We’re a zom­bie na­tion

Our chronic lack of sleep cost­ing $36 bil­lion a year

NT News - - NEWS - LAURA SUL­LI­VAN

CHRONIC lack of sleep is cre­at­ing a na­tion of zom­bies and cost­ing $36 bil­lion a year.

The epi­demic of sleep­less­ness is re­spon­si­ble for road deaths, work­place ac­ci­dents, loss of pro­duc­tiv­ity, fail­ure at school and life-threat­en­ing med­i­cal con­di­tions rang­ing from de­pres­sion to Type 2 Di­a­betes and heart dis­ease.

One-in-three Aus­tralians, from time poor fam­i­lies to teenage “screen ad­dicts”, do not get enough rest.

And the star­tling num­bers are in­creas­ing Ado­les­cents are the most sleep-de­prived group at 80 per cent, but al­most half of pri­mary school chil­dren do not get enough rest. Up to 45 per cent of adults need more shut-eye, too.

Anal­y­sis by Deloitte Ac­cess Eco­nom­ics found poor sleep is a fac­tor in more than 10 per cent of de­pres­sion cases, 5.3 per cent of stroke cases, 4.5 per cent of work­place in­juries and 4.3 per cent of mo­tor ve­hi­cle ac­ci­dents. The Med­ibank Bet­ter Health In­dex has re­vealed the “in­ci­dence of anx­i­ety, de­pres­sion and stress is twice as high among those suf­fer­ing from sleep dis­or­ders”.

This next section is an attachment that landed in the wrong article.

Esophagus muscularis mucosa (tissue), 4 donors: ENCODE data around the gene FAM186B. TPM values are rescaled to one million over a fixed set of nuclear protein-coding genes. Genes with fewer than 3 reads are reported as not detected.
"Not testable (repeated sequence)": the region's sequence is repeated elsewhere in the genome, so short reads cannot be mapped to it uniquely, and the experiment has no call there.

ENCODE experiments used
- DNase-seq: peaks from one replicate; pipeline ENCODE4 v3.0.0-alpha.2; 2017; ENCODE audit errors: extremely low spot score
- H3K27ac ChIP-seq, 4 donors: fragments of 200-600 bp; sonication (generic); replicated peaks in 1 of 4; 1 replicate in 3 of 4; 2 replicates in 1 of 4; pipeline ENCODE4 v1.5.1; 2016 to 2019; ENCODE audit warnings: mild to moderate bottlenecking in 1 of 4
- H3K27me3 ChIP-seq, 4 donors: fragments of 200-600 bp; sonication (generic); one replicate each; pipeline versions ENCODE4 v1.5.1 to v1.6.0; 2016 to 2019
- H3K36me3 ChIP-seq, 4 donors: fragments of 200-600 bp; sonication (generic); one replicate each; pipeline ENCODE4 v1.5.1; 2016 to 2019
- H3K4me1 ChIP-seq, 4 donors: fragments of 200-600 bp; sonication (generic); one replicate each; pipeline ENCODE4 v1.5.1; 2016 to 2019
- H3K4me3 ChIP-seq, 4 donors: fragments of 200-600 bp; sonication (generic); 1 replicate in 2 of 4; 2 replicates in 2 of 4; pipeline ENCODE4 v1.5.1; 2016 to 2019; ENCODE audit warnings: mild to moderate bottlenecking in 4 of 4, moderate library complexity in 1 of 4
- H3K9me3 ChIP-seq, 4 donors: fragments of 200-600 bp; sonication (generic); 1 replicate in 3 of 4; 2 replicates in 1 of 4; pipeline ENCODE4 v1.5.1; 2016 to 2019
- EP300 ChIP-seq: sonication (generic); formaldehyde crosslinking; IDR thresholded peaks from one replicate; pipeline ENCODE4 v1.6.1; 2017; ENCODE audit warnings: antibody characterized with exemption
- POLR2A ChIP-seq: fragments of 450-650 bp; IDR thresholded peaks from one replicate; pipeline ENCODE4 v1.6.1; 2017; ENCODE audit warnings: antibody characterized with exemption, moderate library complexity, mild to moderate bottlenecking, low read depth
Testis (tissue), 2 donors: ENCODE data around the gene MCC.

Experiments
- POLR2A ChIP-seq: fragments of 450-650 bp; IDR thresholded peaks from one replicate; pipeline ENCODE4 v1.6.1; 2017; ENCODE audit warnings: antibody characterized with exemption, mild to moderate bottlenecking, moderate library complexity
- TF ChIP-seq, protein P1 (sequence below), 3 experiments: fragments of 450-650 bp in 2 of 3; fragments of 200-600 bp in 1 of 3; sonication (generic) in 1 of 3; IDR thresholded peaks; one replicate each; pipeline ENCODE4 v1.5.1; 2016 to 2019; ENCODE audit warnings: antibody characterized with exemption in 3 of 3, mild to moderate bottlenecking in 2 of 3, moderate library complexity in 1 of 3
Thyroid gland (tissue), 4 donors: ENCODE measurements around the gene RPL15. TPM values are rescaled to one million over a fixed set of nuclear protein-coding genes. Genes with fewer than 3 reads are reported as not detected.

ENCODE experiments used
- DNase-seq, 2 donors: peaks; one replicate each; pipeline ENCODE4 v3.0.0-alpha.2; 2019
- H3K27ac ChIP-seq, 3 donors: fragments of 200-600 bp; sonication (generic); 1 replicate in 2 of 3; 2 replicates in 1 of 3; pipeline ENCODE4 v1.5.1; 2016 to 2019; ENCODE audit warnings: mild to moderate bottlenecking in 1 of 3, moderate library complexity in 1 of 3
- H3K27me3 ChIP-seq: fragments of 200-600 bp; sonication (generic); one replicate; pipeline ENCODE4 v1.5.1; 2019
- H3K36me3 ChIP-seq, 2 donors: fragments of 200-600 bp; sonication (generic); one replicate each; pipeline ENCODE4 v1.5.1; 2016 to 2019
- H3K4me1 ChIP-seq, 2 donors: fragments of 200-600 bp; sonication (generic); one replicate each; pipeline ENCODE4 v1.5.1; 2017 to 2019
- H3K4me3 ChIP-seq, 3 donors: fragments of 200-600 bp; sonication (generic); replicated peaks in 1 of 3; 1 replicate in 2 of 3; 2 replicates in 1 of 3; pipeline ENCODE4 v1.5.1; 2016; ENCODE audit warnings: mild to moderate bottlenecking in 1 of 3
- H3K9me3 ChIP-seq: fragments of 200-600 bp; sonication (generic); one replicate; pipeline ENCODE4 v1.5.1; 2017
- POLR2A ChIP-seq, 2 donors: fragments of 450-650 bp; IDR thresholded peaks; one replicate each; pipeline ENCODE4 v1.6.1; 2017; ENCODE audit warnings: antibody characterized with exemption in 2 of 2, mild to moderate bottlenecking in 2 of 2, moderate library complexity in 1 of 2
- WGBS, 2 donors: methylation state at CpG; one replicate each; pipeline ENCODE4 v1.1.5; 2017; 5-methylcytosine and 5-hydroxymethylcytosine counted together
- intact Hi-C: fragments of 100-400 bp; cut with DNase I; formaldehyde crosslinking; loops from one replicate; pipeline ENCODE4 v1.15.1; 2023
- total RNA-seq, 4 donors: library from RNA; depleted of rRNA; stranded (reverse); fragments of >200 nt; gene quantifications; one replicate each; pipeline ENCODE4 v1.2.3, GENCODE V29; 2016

The data shows those af­fected by sleep dis­or­ders also have a higher Body Mass In­dex than the gen­eral pop­u­la­tion and are found to be less likely to ex­er­cise. “No mat­ter what age you are fa­tigue and sleepi­ness can af­fect how well you think, re­act, work and get along with oth­ers,” Med­ibank med­i­cal ad­viser Dr Sue Ab­hary said.

In­ter­na­tion­ally recog­nised sleep ex­pert Dr Carmel Har­ring­ton said Aus­tralians “for­get that sleep is a fun­da­men­tal part of our well­be­ing”.

“A ma­jor con­cern is peo­ple’s at­ti­tude to­wards sleep de­spite be­ing aware they aren’t get­ting enough,” Dr Har­ring­ton said. “They say, ‘I’ll sleep when I’m dead’, be­cause they have too many more im­por­tant things to do.”

Cen­tre for Road Safety ex­ec­u­tive di­rec­tor Bernard Car­lon said “be­ing awake for 17 hours has a sim­i­lar ef­fect as blood al­co­hol (read­ing) above the le­gal limit.” “Crashes due to tired­ness are twice as likely to be fa­tal sim­ply be­cause driv­ers who are asleep can’t brake,” he said.

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